the cost of production is lesser. Karachi is business hub of Pakistan
because it's a Port city and because its population was relatively more
literate in 1947. Let's study Karachi as a test case to determine, what
happens to a society when a city grows in size to a point, where either,
job opportunities are disproportionately higher than neighbouring areas
(cities or countries), or needs of the city cannot be taken care of by
native population, for one or the other reason. Had some of the many
mills that had been set-up from sixties onward in Karachi, had been
established upcountry, what would have been the consequences? Following
are the possible minuses and pluses.
Minuses are; higher production cost, higher prices
and lesser profits for businessmen.
Pluses are; lesser migration from up-country, smaller
multi-ethnic community, lesser expenditure on maintaining law and order,
lesser pressure on civic amenities and possibility of good governance.
Perhaps, the pluses are qualitatively more than the
minuses. In nutshell, what was gained in terms of lower cost has been
offset by abnormally high expenditure on maintaining law and order and
relocation of industry upcountry, after the poor law and order
Besides the monetary aspect, there is a social
contour as well to increasing the size of a city beyond a certain limit.
When a city grows in size, it creates job opportunities not available
elsewhere. This leads to migration. Husbands and sons migrate in pursuit
of monetary benefits, leaving behind young wives and aging parents in
native towns, to face the thin and thick of life all by themselves. This
social aspect has been ably expressed by our men of letters under the
label of Dubai syndrome, but economists having been trained to think in
terms of cost of production, balance of payments, GDP and per capita
income, have remained concerned with remittances part alone.
It is the failure to make social accounting, part of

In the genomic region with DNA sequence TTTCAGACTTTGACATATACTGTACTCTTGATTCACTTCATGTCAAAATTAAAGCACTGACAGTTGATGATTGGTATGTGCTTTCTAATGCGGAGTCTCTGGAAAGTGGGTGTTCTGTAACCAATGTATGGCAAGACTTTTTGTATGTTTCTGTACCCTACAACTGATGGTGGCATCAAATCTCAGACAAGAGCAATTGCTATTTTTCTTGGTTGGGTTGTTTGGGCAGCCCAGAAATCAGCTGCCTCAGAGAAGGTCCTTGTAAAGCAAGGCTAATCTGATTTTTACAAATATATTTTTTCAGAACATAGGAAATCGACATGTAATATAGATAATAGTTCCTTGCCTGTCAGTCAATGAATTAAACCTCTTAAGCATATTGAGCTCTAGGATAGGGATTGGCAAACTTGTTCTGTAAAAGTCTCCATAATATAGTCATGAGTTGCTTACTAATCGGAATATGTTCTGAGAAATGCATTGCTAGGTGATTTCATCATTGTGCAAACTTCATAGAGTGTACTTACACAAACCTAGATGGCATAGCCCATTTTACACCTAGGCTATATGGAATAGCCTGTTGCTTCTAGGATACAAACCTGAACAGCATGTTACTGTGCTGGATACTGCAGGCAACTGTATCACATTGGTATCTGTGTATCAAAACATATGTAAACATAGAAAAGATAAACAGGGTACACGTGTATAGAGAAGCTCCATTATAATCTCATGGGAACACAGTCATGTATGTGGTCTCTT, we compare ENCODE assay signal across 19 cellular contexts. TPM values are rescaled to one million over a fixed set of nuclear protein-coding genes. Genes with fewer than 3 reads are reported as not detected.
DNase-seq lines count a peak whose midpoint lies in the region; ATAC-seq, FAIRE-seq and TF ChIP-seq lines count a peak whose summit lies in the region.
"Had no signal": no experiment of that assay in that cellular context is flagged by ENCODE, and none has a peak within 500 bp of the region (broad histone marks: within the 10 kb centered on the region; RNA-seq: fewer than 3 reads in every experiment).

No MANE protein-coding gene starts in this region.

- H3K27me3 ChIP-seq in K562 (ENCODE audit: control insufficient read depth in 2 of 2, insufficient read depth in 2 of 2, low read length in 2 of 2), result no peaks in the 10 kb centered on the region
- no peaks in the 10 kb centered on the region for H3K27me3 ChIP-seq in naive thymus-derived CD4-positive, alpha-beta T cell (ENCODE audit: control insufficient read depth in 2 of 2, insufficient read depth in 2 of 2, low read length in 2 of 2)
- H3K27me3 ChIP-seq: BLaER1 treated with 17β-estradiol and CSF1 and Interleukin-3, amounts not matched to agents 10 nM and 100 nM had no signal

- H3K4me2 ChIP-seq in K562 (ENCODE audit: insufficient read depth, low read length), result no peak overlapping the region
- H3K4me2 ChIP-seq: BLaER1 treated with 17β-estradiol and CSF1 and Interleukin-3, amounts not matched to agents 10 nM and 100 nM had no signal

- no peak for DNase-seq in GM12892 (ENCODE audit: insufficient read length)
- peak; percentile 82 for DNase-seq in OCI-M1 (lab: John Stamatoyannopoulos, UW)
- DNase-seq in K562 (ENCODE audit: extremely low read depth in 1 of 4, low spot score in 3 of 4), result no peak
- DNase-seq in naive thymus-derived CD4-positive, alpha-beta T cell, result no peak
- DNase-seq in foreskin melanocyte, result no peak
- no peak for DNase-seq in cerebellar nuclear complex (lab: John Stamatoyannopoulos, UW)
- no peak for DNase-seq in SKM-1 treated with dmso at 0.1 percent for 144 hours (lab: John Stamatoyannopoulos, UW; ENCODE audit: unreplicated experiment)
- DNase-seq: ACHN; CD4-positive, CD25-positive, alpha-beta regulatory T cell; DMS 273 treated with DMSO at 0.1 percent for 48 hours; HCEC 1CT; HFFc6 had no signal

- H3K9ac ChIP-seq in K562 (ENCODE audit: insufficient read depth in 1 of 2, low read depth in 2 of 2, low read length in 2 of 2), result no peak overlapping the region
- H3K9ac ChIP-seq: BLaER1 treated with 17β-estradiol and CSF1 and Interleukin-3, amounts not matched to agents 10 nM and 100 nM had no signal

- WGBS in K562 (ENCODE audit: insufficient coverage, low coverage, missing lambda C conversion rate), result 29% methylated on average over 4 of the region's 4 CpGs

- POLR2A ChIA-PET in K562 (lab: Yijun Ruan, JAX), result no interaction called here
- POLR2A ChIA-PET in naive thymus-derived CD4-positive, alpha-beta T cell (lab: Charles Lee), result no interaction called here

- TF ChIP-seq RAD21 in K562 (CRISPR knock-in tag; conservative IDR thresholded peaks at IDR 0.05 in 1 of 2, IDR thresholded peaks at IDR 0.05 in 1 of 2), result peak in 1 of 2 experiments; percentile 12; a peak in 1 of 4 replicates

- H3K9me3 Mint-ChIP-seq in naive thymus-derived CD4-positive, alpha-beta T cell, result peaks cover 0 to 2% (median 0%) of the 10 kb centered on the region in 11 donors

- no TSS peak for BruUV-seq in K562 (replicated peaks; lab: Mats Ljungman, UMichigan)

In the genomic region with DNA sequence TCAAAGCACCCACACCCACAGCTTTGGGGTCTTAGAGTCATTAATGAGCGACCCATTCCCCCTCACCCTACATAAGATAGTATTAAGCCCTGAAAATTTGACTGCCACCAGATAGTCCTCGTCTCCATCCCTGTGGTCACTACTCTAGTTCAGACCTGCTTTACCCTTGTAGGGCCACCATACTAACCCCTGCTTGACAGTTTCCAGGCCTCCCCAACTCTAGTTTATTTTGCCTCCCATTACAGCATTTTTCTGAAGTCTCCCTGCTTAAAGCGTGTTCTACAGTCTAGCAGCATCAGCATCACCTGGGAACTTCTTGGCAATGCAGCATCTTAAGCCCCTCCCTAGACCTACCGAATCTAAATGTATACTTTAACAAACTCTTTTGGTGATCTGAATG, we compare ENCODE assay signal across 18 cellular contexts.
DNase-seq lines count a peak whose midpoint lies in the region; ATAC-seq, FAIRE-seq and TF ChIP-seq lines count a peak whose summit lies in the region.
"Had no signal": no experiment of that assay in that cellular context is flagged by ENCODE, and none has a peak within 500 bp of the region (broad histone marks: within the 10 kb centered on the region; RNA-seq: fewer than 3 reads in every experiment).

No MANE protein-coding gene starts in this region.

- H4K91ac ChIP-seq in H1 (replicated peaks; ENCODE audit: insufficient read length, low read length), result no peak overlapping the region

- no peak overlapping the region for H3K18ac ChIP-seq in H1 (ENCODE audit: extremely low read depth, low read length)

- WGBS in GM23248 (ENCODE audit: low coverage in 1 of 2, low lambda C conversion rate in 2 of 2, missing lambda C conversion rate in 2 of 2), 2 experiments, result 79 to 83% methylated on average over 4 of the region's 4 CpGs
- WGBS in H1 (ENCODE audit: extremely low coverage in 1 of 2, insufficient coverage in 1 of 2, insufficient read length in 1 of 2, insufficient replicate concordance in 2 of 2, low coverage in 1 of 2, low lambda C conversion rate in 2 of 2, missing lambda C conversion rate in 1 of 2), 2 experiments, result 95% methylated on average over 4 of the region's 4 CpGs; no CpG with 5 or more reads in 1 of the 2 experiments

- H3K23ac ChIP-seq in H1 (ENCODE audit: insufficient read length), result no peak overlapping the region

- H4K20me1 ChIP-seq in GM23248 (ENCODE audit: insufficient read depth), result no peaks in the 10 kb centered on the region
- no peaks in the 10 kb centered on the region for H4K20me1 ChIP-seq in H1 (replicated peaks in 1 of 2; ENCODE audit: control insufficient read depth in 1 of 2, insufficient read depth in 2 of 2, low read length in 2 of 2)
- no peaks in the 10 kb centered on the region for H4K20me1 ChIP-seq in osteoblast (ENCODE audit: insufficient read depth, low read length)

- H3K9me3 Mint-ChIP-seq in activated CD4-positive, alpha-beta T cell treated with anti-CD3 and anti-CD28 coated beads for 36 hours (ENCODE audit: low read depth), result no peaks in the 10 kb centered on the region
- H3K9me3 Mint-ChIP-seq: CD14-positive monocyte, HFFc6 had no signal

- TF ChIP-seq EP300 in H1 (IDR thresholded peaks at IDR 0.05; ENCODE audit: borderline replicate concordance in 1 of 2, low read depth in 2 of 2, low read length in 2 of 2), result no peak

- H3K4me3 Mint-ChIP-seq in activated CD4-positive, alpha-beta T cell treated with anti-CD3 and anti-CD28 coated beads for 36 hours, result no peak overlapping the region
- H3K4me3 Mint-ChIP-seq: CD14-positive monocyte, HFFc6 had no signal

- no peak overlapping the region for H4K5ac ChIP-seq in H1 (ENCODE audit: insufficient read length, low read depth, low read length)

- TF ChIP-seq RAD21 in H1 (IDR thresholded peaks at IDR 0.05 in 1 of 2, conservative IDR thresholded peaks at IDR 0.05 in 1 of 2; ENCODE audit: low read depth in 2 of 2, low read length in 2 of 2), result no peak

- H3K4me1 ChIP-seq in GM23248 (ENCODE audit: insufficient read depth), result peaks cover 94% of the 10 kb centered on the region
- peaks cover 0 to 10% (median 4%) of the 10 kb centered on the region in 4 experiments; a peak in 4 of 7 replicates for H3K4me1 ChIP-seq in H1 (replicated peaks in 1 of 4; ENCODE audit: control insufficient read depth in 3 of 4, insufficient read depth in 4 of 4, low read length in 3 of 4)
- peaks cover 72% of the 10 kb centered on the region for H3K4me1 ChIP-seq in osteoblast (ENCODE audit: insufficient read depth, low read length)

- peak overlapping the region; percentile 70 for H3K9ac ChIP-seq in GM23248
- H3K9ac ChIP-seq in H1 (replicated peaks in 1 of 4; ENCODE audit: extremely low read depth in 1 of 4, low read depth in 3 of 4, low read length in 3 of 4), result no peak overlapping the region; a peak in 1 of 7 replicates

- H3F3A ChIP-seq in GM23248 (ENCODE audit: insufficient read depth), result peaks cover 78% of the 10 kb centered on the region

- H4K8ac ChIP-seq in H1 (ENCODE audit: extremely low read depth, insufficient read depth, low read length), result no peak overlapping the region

the economic and financial plans, which turns the plans upside down.
Indicators, which account for monetary as well as social aspects need to
be framed for determining the optimum size of a city and than conscious
efforts, on government's part, are required, for stopping or at least
minimizing growth of cities, beyond the optimum size. If man refuses to
do what is absolutely necessary, then nature does the needful but the
method is more painful and takes the man off-guard.
Non-value added transactions:
It's a common practice in our society that people
purchase residential plots and than sell them after some time when the
prices have risen, thereby making capital gain. Are, such transactions
permissible in Islam? Perhaps the answer is no. The reason being that,
such capital gains, create money however no goods or services are
created there against. Money supply increases and becomes more than the
worth of goods at current prices. There, being no additional supply, the
newly created money is spent on existing goods. Competition among
buyers, increases, hence the prices rise.
That's how inflation starts, (it's one of the many
causes) and then goes on because of wage-price spiral. The individual
gains by way of capital gain, and the society looses by being forced to
put up with enhanced inflation, without being compensated in terms of
overall economic growth. Islam does not allow an individual, to make
gains at the cost of society e.g. an individual, residing in a locality
where all the houses are single storied, is prohibited, by Islamic
injunctions, to construct a second floor without permission of his
neighbours. Why this prohibition, because an additional floor will
effect the privacy of neighbours. Holding the interest of neighbours
supreme, an individual is barred from having more accommodation on the
same piece of land, if the additional construction effects others in
neigbourhood. So, perhaps we can infer, that whenever there is clash of
interest between society and an individual, if the Islamic spirit is to
prevail, then the society stands to win. Going by this principle all
non-value added transactions like speculative trading (for the sake of
moneymaking) in land, foreign currency, shares of companies, gold etc.
are perhaps forbidden or at least not liked by Islam, because, such
transactions are beneficial (due to capital gain) for only individuals
involved, and inimical (due to inflationary impact) for society at
large. However only an expert on the subject, can sound the verdict.